Thar be Beer in These Walls

When you need a cold one and walking downstairs to your twin-keg refrigerator just won’t do, it’s time to break out the tools to deliver that frothy goodness where it’s needed. And so began [DaveLondres’] inspiring tale of piping beer through the walls of his home.

Now we know what you’re thinking… that beer is going to get mighty warm sitting in long lines from the fridge up to the ground floor. [Dave] thought about that too and designed a double-pipe system to overcome the issue. A run of PVC pipe for each keg connect the in-wall taps to holes drilled in the side of a second-hand fridge. An ingenious branching job yields an extra port for each run which was fitted with computer case fans to keep the cold air circulating. Plastic tubing is snaked inside of the PVC to carry the beer.

Rounding out the craftsmanship on this one is the inclusion of a plumbed drain to whisk away the drippings. If you’re not going to have a beautifully adorned chest-freezer-gone-kegerator in your livingroom this is the best alternative we’ve seen.

[via reddit]

29 thoughts on “Thar be Beer in These Walls

  1. That is… words just… In the future, all houses will be plumbed in this way. It’ll be the new equivalent of broadband. The chalk for the slate is just genius on top of genius.

    1. So lazy that they personally go to the effort of designing and fitting a custom plumbing system in their home, rather than going to the fridge, getting a can out, and pouring it down their neck while slouched in front of the TV.
      Man, that guy is so lazy.

      1. I wouldn’t call it innovation. It is in Dave miller’s or Charlie papazian’s book on homebrewing back in the 90s. And any commercial bar that has long tap runs would likely have cooled beer lines. Alot od the kegeratorst keep the tap tower cool using this exactly with the computer fan and tube in tube.

    1. I would think so, even with “cold air” being blown over the beer lines it’s going to get warm, air doesn’t seem like it’s up to the job to keep the beer cold in the lines, and if the air is cold enough to keep the beer cold condensation on the pvc is going to be an issue.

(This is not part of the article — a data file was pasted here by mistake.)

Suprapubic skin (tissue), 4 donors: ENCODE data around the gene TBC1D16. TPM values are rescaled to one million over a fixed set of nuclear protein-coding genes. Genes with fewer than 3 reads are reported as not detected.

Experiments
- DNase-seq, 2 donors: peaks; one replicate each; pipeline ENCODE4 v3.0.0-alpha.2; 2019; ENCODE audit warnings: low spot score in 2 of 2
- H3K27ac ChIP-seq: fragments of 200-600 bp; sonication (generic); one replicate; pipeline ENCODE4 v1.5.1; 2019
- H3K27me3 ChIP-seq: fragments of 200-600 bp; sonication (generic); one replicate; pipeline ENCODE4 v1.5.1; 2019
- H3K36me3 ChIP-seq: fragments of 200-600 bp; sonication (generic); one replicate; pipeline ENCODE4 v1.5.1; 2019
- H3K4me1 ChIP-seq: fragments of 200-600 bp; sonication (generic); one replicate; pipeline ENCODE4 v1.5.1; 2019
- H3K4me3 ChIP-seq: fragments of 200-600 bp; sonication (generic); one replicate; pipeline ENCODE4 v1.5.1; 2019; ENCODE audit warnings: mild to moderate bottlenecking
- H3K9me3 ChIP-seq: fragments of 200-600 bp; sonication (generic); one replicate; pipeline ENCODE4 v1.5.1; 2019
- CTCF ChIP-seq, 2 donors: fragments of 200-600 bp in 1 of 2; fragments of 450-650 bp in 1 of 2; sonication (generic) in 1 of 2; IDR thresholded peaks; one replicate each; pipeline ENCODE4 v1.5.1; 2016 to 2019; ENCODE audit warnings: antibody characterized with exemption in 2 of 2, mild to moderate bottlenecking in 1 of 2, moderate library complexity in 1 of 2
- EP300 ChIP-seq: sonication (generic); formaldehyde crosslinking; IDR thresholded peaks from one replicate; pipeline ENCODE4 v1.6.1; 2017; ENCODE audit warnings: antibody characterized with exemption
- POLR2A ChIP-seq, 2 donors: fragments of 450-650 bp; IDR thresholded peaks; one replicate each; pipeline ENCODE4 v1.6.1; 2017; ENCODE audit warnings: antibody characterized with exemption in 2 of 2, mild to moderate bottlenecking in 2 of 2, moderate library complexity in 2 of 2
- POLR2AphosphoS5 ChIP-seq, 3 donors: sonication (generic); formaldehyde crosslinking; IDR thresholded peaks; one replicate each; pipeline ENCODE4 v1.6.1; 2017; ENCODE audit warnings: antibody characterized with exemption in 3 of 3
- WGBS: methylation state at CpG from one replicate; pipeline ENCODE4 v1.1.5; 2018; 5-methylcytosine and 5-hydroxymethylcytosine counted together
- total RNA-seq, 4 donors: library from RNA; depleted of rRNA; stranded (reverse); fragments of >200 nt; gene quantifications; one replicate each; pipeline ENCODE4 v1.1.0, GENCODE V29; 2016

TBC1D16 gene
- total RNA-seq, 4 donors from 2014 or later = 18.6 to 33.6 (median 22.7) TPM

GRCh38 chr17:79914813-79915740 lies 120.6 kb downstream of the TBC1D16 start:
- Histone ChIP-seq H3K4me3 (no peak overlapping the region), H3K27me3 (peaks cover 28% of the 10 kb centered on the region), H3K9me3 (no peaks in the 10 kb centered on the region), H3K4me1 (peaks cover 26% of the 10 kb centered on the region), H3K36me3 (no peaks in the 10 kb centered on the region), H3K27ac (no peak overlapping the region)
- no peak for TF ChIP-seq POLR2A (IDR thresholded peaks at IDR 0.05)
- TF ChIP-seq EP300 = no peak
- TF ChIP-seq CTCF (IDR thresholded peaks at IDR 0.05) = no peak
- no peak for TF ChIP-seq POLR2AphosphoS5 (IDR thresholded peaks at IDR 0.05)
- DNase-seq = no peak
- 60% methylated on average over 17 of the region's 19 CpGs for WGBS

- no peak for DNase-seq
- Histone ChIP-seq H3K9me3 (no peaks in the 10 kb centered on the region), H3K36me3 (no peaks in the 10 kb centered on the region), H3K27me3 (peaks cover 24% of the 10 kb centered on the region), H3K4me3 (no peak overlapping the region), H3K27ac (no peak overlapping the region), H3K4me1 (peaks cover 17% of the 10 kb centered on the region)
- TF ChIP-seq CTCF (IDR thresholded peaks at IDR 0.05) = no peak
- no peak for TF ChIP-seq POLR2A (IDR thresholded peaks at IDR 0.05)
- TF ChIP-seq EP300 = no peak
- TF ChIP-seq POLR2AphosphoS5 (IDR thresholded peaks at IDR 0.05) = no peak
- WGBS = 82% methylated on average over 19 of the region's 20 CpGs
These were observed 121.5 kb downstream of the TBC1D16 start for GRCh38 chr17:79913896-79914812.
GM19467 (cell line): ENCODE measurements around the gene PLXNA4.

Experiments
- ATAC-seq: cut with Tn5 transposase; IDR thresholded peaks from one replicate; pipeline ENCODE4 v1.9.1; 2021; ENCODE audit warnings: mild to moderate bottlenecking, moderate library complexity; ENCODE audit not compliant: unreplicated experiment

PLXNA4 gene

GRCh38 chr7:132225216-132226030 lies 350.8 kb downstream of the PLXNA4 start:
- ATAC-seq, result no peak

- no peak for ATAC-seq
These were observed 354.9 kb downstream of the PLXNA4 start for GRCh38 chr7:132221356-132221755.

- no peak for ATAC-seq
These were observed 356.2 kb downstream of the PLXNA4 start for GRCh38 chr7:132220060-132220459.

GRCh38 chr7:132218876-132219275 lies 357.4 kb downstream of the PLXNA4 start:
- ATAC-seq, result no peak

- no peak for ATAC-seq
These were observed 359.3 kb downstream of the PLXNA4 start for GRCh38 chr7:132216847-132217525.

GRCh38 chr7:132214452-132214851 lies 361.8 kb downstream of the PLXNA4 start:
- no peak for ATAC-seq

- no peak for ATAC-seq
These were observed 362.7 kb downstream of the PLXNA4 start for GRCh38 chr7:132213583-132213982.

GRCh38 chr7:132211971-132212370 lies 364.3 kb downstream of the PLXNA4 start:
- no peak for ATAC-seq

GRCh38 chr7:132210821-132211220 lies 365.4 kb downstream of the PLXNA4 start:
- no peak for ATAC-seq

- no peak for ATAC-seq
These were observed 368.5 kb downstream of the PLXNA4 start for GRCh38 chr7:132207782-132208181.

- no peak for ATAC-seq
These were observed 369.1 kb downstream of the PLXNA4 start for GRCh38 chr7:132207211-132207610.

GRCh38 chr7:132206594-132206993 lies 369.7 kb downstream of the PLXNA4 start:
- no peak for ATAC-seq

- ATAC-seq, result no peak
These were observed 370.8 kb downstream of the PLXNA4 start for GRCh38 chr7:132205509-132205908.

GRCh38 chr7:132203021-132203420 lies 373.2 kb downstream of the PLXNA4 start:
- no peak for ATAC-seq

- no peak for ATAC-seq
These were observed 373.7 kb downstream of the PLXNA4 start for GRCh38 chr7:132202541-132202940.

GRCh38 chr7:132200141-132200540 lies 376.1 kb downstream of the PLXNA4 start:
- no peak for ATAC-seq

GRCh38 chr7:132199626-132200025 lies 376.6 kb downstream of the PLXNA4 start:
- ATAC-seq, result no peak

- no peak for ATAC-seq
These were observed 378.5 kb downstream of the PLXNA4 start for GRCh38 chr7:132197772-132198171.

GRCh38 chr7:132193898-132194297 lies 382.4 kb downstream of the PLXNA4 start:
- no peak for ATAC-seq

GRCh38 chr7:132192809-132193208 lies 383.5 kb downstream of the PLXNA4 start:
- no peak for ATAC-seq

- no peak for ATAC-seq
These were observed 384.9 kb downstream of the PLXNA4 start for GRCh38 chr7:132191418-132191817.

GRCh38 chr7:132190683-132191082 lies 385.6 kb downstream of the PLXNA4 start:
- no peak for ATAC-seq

Traditionally a glycerol line is run with the beer lines (both insulated) and the cold glycerol keeps the beer cold… some systems don’t even start with cold kegs, the beer chills down enough in the lines.

    2. Foam is a result of improper: line diameter, line run (length and direction), and/or serving pressure. As long as the serving line is always going up towards the tap all you have to do is get the right pressure for the right diameter/length.
      There are some rules of thumb out there for setting serving pressure for a given tube diameter of a given length, but most still require some fine tuning. Once you get your system dialed in you’re not gonna get foam.

      @Jon
      The air is coming from the freezer and returns to the fridge so it’s already been dehumidified. The conduit sounds like it’s positive pressure, [Dave] mentions feeling air come out when an end cap is off. That should prevent appreciable room air from getting into the conduit. Even if it does get in the condensation should drain into the fridge. [Dave] mentions he had to change the freezer thermostat because he froze the lines in the conduit so it sounds like it works well enough.

    3. I used to install these systems in bars and stadiums etc.

      The way the industry deals with this is that they have the beer line(s), and then they have an extra two lines. The lines are then bundled and wrapped together, then insulated. The two additional lines are used to flow propelyne glycol which is refrigerated. This worked well to make sure the beer that comes out the tap is at very cold

      1. No, not close retard. German brewers insist on a serving temperature of 8 to 10 degrees C, just as taylorian71 said. If you like your beer at room temperature that is your personal preference.

    1. That’s not room temperature, that’s fucking cold! Not even in winter time will I be able to get my beer that cold without actively cooling it.

      You Germans and your “room temperature”…

      1. 50°F is 10°C. What is (hopefully) not room temperature, but outside winter temperatures can be below freezing here. So in winter it’s no problem to get the beer cold enough. But especially on a hot summer day I would consider beer only as “too cold” if it does not come out of the can voluntarily .

  2. This is a lovely build (though the energy costs with a second refrigeration system make me cringe a little). I’d be curious to see how he fares when the lines and fittings need cleaning (and they will).

    1. Somewhere in the original thread the OP mentions he has some commercial beer line cleaner. I imagine this is a real issue in restaurants and pubs where your kegs are far away from your serving area, so a proper solution must exist.

      If all else fails, filling a keg with a hot cleaning solution and pusing that through the lines every month should probably do the trick. You can probably connect the two taps with piece of tube, lock them open and have a pump that continuously recirculates a cleaning solution through all the lines. Easy peasy :)

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